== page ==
Traditional Wampum Belts. PBS. Public Broadcasting Service, 2018. https://www.pbs.org/video/traditional-wampum-belts-gy05in/. 

Tweedy, Ann C. “From Beads to Bounty: How Wampum Became America’s First Currency-and Lost Its Power.” ICT. ICT, October 5, 2017. https://indiancountrytoday.com/archive/from-beads-to-bounty-how-wampum-became-americas-first-currencyand-lost-its-power. 

Tweedy, Ann C. “From Beads to Bounty: How Wampum Became America’s First Currency-and Lost Its Power.” ICT. ICT, October 5, 2017. https://indiancountrytoday.com/archive/from-beads-to-bounty-how-wampum-became-americas-first-currencyand-lost-its-power.

Wallace, Anthony F C. “The Iroquois Wampum Belts.” Anthropology News (Arlington, Va.) 12, 4 (1971): 7–7. https://doi.org/10.1111/an.1971.12.4.7.2.

Wampum Belt. 1682. Retrieved from the Digital Public Library of America, https://dlgadmin.galileo.usg.edu/iiif/2/dlg%2Fguan-dpla%2Fartsus%2Fguan-dpla_artsus_in26%2Fguan-dpla_artsus_in26-00001.jp2/full/1000,/0/default.jpg. (Accessed September 20, 2022.)

 

Alice C. Fletcher and Ethnomusicolgy’s Origins

Alice Fletcher, Meepe, and Martha, ca. 1887-1889, BAE GN 4439, National Anthropological Archives, Smithsonian Institution. https://transcription.si.edu/articles/alice-cunningham-fletcher-and-francis-la-flesche-transcription-center

As a class, we recently learned about Frances Densmore’s ethnographic research on Native Americans, in which she recorded and documented myriad songs and information about the culture of multiple Native American tribes in Minnesota and the US.  Densmore approached her research on these groups as a scientific endeavor—viewing Native Americans through a nineteenth-century racialized lens that perceived them as tantamount to the natural landscape and representative of a primitive European past. However, she was not the first, nor the only ethnologist learning about and extracting the sonic resources of Great Plains tribes at that time. Consider Alice C. Fletcher, who “began collecting ethnological and musical data in 1883 among the Omaha and Dakota Indians.”[1]As both Densmore and Fletcher’s work perpetuated cultural imperialism, understanding how it contributed to the development of ethnomusicology at the expense of native cultures perhaps leads to a better understanding of the discipline’s tainted, yet prolific, roots.[2]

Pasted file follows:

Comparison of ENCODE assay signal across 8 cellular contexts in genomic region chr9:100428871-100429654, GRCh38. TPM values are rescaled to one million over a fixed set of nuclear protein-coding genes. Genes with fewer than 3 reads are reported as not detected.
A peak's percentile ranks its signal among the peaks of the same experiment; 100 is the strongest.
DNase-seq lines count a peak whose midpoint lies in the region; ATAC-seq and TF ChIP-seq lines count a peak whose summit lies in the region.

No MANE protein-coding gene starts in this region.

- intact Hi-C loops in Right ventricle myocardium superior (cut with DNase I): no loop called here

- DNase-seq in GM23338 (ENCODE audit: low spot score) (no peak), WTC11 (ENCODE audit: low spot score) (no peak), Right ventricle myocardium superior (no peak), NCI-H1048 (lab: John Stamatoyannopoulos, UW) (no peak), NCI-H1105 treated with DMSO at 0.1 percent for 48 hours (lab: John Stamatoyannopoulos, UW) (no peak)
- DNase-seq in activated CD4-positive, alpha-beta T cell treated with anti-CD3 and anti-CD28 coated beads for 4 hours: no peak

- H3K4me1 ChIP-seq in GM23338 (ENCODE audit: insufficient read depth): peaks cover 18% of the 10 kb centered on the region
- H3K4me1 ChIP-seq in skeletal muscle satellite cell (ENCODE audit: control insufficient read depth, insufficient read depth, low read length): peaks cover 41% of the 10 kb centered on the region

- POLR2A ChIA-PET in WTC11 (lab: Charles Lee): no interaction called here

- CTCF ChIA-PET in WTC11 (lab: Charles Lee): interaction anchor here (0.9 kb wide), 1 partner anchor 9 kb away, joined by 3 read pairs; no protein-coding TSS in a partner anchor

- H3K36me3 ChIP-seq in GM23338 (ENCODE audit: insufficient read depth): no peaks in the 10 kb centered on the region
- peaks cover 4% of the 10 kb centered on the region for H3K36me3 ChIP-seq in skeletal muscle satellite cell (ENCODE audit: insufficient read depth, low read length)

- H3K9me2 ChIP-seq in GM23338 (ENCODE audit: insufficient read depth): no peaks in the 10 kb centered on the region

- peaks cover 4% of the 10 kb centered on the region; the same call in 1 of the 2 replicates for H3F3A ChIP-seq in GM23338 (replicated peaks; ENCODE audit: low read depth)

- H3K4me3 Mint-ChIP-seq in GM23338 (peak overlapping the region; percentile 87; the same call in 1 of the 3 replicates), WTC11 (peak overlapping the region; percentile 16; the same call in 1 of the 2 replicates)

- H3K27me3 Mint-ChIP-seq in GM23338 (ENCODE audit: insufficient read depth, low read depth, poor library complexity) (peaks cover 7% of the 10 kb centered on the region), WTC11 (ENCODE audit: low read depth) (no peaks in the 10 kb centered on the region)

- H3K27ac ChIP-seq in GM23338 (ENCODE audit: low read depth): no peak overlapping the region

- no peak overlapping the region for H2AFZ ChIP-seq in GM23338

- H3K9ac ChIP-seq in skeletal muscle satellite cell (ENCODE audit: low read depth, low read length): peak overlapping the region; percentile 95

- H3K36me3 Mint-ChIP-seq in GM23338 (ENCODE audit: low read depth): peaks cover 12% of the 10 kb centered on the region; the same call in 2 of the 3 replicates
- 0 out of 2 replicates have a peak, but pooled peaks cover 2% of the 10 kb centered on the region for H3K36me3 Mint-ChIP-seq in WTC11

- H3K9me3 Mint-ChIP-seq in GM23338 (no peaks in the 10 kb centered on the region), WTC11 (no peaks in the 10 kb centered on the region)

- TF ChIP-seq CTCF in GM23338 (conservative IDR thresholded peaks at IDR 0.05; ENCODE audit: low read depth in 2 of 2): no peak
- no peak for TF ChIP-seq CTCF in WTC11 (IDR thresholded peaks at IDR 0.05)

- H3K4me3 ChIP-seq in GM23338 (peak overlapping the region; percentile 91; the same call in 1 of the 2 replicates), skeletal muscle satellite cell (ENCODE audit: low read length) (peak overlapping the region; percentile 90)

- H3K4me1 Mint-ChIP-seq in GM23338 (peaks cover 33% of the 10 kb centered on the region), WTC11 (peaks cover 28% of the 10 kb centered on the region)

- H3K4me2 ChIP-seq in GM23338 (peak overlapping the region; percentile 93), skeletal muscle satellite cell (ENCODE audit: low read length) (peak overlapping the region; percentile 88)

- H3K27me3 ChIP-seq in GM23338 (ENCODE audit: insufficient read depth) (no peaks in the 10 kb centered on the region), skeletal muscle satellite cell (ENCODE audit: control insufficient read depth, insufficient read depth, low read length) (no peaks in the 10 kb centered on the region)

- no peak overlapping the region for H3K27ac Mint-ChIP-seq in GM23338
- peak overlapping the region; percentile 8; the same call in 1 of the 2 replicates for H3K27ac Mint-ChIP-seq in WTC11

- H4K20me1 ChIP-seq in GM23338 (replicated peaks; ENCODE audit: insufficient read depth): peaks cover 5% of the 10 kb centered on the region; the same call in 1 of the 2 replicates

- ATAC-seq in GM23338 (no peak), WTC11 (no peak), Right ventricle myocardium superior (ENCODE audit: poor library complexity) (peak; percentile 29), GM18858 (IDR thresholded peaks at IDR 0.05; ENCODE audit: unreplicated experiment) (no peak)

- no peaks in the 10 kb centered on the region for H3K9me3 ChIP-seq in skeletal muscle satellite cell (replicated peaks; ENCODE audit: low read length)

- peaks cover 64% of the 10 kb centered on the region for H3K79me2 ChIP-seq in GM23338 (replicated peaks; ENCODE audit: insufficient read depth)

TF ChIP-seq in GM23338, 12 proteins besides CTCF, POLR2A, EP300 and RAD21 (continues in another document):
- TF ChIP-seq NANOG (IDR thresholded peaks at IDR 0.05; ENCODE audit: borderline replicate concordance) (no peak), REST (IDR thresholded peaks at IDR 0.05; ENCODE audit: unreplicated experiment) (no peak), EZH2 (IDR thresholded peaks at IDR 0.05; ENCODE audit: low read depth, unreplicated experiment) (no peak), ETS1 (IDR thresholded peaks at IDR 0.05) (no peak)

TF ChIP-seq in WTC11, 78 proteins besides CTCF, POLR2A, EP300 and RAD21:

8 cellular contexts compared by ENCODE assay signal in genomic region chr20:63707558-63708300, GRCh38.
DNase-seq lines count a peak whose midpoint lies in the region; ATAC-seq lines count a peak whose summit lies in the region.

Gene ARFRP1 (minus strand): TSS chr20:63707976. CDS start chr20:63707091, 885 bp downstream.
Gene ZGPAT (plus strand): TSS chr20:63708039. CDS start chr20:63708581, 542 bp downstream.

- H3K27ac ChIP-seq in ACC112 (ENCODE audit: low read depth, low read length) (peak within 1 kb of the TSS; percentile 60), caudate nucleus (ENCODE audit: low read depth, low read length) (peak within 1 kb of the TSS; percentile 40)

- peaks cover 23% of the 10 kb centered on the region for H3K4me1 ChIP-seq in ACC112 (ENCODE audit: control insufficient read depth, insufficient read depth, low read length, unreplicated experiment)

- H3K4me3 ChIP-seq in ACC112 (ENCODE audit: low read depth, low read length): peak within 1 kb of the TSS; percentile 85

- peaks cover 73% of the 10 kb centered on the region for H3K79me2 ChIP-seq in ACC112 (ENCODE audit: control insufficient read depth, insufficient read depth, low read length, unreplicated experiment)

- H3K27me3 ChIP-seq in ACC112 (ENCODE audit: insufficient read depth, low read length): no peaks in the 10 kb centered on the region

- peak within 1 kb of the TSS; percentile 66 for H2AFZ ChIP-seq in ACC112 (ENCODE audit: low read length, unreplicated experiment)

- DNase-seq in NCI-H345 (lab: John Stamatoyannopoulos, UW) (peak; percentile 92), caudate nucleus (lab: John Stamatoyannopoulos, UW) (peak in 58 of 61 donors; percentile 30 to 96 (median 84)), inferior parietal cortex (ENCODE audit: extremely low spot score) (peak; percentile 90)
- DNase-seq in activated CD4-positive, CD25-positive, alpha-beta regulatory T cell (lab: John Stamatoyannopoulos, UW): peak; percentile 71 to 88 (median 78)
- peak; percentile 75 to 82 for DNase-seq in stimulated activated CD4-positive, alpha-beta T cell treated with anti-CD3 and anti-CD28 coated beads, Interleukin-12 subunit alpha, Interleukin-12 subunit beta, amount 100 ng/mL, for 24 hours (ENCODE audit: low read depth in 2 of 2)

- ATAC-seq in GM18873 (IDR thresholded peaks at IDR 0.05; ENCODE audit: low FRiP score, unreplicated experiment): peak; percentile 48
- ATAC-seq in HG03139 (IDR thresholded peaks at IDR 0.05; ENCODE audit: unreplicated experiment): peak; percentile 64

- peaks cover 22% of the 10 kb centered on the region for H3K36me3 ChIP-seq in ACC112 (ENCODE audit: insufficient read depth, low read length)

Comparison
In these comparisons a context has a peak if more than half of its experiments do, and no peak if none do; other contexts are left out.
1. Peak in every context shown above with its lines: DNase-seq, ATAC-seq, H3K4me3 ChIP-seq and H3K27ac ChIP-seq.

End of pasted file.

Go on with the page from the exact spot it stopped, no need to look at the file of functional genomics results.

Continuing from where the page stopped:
An 1893 news clipping from the scrapbook of Ely Samuel Parker describes Alice C. Fletcher as  “A Woman Who Worthily Stands for Her Sex,” referring to her work as President of the Anthropological Society.[3]  Having studied “Indians in our Western Territories,” the writer declares that “there is no one in this or any other country whose knowledge on the subject approaches hers.”[4] For her research, Fletcher “…spent years among the Indians, living in their camps unprotected, learning their language, studying their customs, music…”[5] The writer states that at the time of this publication, she was in the midst of “revising…an important work on the music of the Omaha Indians…”[6] Two decades later into her career, she published a 600+ page work on the history of the Omaha Tribe that I tracked down in the library.[7] Like Frances Densmore in numerous works like Chippewa Customs, she notates indigenous songs using western notation (reinforcing its colonial hierarchy), and uses a social scientific lens to try and explain their culture. Yet in the 1893 clipping, the writer assures us that her “work among the Indians has a benevolent as well as scientific side”[8]